Writing Training Materials That Work: How to Train Anyone to Do Anything
February 2003, Pfeiffer
--Ruth Clark, president, Clark Training and Consulting, past president, ISPI
"I can see how this book will be immediately useful to my students. In fact, I can see how it will be immediately useful to me. Thanks for putting it all together between two covers."
--Allison Rossett, professor, San Diego State University
The explosion of e-learning has attracted huge numbers of practitioners to the field of instructional design (ID), many with little or no actual ID training. And most current texts fail to cover the substantial recent developments in the field. Writing Training Materials that Work is different. In it, the authors identify, synthesize, and summarize the most current best practices in ID. They offer new ways of teaching declarative knowledge (facts, concepts, and principles) and well- to ill- structured procedural knowledge (problem solving). Their recommendations are based on those principles in the cognitive learning and instruction literature that are internally consistent, prescriptive, and have been empirically demonstrated to make a cost-effective difference. The authors' approach is easy to implement and consistently gets results because it focuses on teaching deep understanding and problem-solving, allowing learners to generalize and transfer learning to new situations without re-training. Whether you re an experienced instructional design practitioner who wants to expand your skills or a graduate student in an advanced instructional design course, Writing Training Materials T\that Work will prove to be a readable, usable, and indispensable guide!
List of Figures.
Contents of the CD-ROM.
PART I: INTRODUCTION TO THE COGNITIVE APPROACH.
Chapter 1: The Cognitive Approach to Training Development.
The Cognitive Approach to Instructional Design.
The Cognitive Point of View on How Learning Occurs.
Declarative and Procedural Knowledge and Their Subtypes.
Chapter 2: A Cognitive Training Model.
A New Cognitive Model.
Learner Tasks and Lesson Elements.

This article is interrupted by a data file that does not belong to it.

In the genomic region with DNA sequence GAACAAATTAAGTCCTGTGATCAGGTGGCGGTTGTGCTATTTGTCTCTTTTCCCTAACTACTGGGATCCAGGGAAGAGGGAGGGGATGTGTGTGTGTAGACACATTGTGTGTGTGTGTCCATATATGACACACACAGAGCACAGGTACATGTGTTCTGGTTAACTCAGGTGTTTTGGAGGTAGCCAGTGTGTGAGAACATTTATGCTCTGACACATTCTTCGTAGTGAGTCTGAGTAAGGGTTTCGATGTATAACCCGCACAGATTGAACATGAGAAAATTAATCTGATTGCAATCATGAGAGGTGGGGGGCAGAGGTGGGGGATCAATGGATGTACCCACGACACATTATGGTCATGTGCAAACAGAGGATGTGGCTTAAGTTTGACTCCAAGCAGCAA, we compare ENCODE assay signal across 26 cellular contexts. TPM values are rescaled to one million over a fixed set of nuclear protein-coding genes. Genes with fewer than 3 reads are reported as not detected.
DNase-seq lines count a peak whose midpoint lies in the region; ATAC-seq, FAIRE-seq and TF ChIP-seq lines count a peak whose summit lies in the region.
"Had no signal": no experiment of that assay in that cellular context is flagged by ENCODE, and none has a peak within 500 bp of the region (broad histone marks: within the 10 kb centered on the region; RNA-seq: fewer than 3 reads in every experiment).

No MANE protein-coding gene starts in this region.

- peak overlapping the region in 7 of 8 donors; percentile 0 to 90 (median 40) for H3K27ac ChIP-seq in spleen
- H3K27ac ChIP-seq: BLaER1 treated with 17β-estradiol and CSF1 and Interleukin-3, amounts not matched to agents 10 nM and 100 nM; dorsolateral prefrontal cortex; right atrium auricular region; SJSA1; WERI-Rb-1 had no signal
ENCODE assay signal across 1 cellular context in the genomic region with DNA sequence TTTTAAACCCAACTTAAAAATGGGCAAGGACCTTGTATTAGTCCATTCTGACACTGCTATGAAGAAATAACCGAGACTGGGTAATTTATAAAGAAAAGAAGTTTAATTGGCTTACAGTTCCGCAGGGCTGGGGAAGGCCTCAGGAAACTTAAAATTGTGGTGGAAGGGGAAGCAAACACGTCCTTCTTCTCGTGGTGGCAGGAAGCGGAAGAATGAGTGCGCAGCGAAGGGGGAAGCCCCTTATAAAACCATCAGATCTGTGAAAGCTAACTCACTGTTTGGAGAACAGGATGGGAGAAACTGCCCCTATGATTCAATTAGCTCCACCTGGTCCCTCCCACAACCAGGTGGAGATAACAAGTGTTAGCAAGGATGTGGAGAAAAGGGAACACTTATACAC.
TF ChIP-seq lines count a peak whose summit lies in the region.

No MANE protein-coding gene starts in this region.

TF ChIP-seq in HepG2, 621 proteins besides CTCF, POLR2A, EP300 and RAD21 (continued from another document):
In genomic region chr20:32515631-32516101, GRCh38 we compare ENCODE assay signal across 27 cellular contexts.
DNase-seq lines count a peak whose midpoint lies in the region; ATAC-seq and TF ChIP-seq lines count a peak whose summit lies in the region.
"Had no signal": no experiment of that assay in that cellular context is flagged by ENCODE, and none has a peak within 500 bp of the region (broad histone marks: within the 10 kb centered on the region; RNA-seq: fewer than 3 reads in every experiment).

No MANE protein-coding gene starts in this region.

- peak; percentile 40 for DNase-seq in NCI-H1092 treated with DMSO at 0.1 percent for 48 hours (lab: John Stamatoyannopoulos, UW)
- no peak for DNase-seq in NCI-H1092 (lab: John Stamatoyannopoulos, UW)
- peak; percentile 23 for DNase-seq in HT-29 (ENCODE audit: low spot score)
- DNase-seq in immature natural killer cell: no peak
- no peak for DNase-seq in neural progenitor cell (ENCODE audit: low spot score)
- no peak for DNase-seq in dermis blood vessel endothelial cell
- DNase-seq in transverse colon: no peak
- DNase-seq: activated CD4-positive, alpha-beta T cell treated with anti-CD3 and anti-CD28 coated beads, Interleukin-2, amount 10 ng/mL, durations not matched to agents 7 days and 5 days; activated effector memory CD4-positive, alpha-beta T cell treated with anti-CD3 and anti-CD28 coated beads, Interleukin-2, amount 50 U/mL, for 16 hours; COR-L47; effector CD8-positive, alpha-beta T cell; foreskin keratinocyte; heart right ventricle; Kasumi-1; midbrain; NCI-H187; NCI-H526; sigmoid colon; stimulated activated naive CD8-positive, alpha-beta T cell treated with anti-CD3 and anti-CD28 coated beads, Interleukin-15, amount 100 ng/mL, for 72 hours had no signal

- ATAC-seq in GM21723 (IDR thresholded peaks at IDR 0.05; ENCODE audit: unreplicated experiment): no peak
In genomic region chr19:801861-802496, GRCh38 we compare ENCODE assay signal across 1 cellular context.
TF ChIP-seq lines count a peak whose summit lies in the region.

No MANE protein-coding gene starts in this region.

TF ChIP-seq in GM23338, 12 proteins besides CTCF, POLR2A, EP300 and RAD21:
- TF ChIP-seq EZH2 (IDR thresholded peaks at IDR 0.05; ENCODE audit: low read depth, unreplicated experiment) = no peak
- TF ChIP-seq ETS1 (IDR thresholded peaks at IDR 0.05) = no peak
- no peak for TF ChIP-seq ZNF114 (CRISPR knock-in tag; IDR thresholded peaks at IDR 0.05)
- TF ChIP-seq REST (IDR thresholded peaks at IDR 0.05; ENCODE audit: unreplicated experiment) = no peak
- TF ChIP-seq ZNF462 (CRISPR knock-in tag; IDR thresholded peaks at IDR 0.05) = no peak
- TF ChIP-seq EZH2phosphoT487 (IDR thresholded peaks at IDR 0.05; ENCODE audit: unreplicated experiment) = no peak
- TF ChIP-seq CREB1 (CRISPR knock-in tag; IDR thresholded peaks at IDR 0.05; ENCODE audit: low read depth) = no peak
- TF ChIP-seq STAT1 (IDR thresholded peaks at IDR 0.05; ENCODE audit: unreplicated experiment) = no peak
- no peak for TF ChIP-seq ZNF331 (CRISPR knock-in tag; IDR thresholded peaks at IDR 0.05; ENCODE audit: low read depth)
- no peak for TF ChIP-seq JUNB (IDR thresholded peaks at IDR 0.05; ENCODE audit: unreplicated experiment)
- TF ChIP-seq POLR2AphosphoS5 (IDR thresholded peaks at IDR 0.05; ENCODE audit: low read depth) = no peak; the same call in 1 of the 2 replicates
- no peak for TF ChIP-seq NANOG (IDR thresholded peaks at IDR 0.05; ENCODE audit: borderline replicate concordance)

How to Read the Cognitive Training Model.
Differentiating Our Model from Gagne's.
How to Use the Model.
PART II: HOW TO DESIGN LESSONS USING THE COGNITIVE APPROACH.
Chapter 3: How to Begin Any Lesson: The First Three Lesson Elements.
About Using the Lesson Elements Attention, WIIFM, and YCDI to Begin a Lesson.
Using the Lesson Elements Attention, WIIFM, and YCDI to Begin a Lesson.
Chapter 4: How to Organize and Present Information: Message Design Principles.
About Using the Lesson Elements to Help Learners Organize the Information.
Chapter 5: Teaching Facts.
General Strategies for Teaching Facts.
Using the Lesson Elements to Teach Facts.
Chapter 6: Teaching Concepts.
General Strategies for Teaching Concepts.
Using the Lesson Elements to Teach Concepts.
Chapter 7: Teaching Principles and Mental Models.
About Principles and Mental Models.
General Strategies for Teaching Principles and Mental Models.
Using the Lesson Elements to Teach Principles and Mental Models.
Chapter 8: Teaching Well-Structured Problem-Solving.
About Well-Structured Problem-Solving.
General Strategies for Teaching Well-Structured Problem-Solving.
Using the Lesson Elements to Teach Well-Structured Problem-Solving.
Chapter 9: Teaching Ill-Structured Problem-Solving.
About Ill-Structured Problem-Solving.
Problems Learning Ill-Structured Problem-Solving.
General Strategies for Teaching Ill-Structured Problem-Solving.
Using the Lesson Elements to Teach Ill-Structured Problem-Solving.
Chapter 10: Teaching Troubleshooting.
General Strategies for Teaching Troubleshooting.
Using the Lesson Elements to Teach Troubleshooting.
Chapter 11: Teaching Complete Lessons.
Combining Declarative and Procedural Teaching: Two Approaches.
Two Key ID Issues.
An Example of the Recommended Approach to Combined Lessons.
PART III: USING THE COGNITIVE APPROACH: THE RESEARCH ISSUES.
Chapter 12: Issues Underlying the Cognitive Approach to Instructional Design.
Purpose and Approach.
How the Behavioral and Cognitive Approaches Differ.
Chapter 13: Issues Underlying Teaching Declarative Knowledge.
How Declarative and Procedural Knowledge Differ.
Principles and Mental Models.
Common Errors in Teaching Declarative Knowledge.
Chapter 14: Issues Underlying Teaching Procedural Knowledge.
About Procedural Knowledge.
How Learners Solve Problems.
Teaching Procedural Knowledge to Solve Problems.
Issues in Teaching Ill-Structured Problem Solving.
Issues in Teaching Troubleshooting.
About the Authors.
How to Use the CD-ROM.
Dr. Ken Silber is associate professor of instructional design at Northern Illinois University in DeKalb, Illinois. He is a performance consulting/ID/change management professional with 30 years of experience in consulting in corporate, nonprofit, and academic settings both in the U.S. and internationally.
Dr. Michael B. Stelnicki is Professor and Chairman of the graduate Human performance and training program at Governors State University in University Park, Illinois. He is a thirty-five year veteran presenter in the field and has worked as a journalist, psychology instructor, instructional television producer/director and consultant to business and industry.